GMR School Board approves administration to look at budget cuts

 

Federal COVID-relief funds gave the Greenbush-Middle River District a reprieve in terms of finances— allowing it to transfer dollars into different accounts. But its long-term budget problems still remain. In reaction to that, the Greenbush-Middle River School Board approved administration to make recommendations related to program and position reductions at its January 20 meeting.

“It’s a combination of budget reductions and using one-time (federal relief) money for you to move forward,” GMR Superintendent Larry Guggisberg said.

He plans to bring reduction recommendations to the board at its February meeting and then talk with staff.

The GMR School has a budget of about $4 million, according to Guggisberg.

“At this point in time you need to… understand the demands on your budget and that is to maintain competitive salaries for your teachers and to keep and attract qualified staff,” Guggisberg said. “You need to continue, I believe, (to) offer student programs, extracurricular activities and offerings. And you need to have continuing efficient and cost-effective operations.”

Its current fund balance sits at $421,000, one of the lowest fund balances it has had, Guggisberg said. This is due, he explained, to a declining enrollment. Less enrollment equals less state aid or revenue.

The district will experience costs related to teacher pay, as teachers are expressing the desire to negotiate. It will also experience increases in transportation, food service, buildings and grounds, utilities.

“The problem is… looking at it now and in the future, you have revenue, that’s not going to be sufficient for the level of programs,” Guggisberg said. “In other words, you’ll be deficit spending or continue to deficit spend.”

GMR has about a $500,000 deficit this year and this will be carried over to next year.

Guggisberg explained how this year and part of last year, the school experienced additional COVID-related costs, ones absorbed by Federal Elementary and secondary School Education Relief (ESSER) dollars.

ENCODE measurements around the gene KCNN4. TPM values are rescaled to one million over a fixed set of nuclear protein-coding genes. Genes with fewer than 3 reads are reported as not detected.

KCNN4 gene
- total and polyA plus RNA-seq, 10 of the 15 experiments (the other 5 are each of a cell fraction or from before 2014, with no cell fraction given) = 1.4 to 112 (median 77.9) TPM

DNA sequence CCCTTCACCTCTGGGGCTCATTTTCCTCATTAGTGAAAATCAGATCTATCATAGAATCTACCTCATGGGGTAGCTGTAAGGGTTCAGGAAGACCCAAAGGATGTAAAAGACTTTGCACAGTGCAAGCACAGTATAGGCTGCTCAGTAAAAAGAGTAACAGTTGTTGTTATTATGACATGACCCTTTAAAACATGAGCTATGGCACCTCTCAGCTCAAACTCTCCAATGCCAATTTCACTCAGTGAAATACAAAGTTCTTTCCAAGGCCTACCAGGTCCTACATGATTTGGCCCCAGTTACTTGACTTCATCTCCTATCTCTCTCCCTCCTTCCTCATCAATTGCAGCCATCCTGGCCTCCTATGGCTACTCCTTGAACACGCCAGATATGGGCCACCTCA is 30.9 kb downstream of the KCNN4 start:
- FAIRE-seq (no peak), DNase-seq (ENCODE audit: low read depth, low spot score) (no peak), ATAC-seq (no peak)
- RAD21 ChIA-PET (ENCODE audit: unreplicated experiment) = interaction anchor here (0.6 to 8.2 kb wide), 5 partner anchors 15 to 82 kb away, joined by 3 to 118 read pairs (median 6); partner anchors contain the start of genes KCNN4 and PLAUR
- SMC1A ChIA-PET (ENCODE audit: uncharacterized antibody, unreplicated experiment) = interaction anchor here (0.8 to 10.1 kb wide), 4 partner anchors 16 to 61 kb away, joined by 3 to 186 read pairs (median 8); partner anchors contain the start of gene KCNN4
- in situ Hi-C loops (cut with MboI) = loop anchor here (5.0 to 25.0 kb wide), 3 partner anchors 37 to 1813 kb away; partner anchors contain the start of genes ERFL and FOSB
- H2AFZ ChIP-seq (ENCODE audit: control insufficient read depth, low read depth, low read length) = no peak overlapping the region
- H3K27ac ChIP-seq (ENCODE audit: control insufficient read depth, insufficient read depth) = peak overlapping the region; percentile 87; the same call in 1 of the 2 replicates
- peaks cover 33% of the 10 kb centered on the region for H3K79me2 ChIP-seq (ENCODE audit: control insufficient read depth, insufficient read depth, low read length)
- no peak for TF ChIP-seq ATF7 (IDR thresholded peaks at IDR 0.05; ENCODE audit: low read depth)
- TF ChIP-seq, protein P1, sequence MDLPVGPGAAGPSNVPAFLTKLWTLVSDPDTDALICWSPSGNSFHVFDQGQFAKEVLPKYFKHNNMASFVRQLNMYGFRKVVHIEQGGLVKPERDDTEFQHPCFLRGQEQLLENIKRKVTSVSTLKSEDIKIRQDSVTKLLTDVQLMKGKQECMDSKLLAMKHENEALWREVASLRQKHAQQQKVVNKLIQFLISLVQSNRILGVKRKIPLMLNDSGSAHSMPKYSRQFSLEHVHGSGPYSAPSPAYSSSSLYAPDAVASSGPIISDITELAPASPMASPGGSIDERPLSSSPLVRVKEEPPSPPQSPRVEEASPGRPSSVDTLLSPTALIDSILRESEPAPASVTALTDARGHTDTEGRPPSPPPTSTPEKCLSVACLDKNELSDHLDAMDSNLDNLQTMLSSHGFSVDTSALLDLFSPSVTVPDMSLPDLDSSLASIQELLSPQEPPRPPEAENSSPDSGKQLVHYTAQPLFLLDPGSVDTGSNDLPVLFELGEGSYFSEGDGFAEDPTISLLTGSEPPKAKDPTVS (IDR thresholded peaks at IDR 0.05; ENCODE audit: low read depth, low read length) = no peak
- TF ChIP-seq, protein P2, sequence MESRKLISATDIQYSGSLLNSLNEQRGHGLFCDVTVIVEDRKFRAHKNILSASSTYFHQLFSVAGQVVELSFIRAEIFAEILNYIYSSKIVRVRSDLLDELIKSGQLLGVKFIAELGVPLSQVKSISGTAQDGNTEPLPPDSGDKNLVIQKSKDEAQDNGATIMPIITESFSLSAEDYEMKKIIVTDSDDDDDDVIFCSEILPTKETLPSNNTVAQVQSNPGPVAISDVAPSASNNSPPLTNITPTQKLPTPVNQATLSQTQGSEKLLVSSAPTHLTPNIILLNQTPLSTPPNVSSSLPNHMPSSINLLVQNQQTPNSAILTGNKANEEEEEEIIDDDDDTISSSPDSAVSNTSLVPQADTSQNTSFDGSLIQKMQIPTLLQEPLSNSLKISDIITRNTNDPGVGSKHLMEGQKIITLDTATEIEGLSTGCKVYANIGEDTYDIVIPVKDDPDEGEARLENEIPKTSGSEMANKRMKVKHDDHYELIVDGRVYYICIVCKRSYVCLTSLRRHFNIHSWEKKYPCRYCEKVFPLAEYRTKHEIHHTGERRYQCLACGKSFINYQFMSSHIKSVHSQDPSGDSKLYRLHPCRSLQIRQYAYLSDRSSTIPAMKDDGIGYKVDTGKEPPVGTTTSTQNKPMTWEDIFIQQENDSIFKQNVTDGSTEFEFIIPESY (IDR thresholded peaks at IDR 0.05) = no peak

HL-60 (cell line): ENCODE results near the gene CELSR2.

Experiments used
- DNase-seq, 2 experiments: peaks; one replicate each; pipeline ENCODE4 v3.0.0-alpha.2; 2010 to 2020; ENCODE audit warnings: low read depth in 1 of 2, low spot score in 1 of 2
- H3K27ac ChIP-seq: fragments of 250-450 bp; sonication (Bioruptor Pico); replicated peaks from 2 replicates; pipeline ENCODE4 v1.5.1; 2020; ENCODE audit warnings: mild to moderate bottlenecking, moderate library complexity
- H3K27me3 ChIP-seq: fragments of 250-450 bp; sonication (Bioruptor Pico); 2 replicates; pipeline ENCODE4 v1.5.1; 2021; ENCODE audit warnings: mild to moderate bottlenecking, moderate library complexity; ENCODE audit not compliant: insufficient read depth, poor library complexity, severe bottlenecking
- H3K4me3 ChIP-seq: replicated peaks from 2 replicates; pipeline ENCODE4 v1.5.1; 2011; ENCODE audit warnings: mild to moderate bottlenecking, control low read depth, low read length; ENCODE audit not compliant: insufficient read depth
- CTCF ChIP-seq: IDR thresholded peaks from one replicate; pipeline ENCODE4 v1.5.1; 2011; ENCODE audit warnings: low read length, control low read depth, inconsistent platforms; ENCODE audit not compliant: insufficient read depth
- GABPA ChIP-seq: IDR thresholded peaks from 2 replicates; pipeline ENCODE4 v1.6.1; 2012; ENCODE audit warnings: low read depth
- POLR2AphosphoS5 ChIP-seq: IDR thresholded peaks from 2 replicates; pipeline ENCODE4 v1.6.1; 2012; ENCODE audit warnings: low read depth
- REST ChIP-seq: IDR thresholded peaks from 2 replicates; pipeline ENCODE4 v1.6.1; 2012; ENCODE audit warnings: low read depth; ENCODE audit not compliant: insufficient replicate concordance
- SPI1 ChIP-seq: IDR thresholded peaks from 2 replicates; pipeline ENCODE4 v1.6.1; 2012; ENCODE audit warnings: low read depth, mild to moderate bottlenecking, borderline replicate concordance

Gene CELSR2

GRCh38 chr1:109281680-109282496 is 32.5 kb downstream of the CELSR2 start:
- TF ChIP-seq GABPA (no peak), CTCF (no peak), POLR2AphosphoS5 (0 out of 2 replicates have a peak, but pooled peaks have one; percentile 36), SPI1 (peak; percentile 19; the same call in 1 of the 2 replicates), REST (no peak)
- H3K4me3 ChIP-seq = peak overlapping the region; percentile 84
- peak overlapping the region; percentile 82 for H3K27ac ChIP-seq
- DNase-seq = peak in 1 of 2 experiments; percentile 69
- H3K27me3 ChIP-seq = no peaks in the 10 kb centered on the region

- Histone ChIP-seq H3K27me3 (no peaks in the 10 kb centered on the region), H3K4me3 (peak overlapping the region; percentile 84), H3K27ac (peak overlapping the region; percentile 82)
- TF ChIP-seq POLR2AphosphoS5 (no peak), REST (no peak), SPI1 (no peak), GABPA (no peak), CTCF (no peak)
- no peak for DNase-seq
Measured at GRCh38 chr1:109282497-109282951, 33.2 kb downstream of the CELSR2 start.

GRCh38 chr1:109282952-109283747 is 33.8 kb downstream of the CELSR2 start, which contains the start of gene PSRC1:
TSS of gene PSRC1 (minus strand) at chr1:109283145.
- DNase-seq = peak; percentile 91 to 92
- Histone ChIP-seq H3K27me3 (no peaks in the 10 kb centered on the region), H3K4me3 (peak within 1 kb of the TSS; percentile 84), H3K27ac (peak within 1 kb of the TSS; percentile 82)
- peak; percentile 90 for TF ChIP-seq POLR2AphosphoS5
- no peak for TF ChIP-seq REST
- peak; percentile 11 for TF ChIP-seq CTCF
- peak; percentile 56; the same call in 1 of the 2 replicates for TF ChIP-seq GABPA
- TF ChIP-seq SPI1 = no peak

In the first round of ESSER dollars, the school received $41,954 dollars and is estimated to receive $176,045 in the second round. President Joe Biden indicated his intent to introduce legislation related to a third round of COVID relief funding. At that time, it had yet to be determined if public education would be included in this legislation.

Besides coming up with some budget cut recommendations, Guggisberg is also going to look into the criteria the school can use these round one, two, and, perhaps, round three funds to replace funds and continue to move forward with less general fund dollars. He suggested using these ESSER funds, but, as he explained, using these funds won’t fix the school’s long-term issue.

“You have what’s called a structural problem. You have too many teachers for the number of students you have,” Guggisberg said. “The survey that I’m doing will indicate— I’m hoping anyway— what specific areas there will be some reductions and why. So none of this is going to be shooting from the hip. None of this is going to be, well, let’s just see what happens and go from there.”

As for a potential source of revenue, Guggisberg highlighted how the district’s current referendum for next year is in place for November 2, 2021. Compared to a group of area schools, GMR is towards the bottom in total referendum authority and at the bottom in total school taxes paid, Guggisberg explained.

Between now and August, Guggisberg said the board will have to pass a resolution to have an election for a November 2 referendum question.

“You’re going to have to come up with a strategy of what you want to bring forward to your public for a ballot question for a school operating referendum,” Guggisberg said. “It will be the only ballot question out there.”

To see the complete story, read the February 3 issue of The Tribune in print or online.

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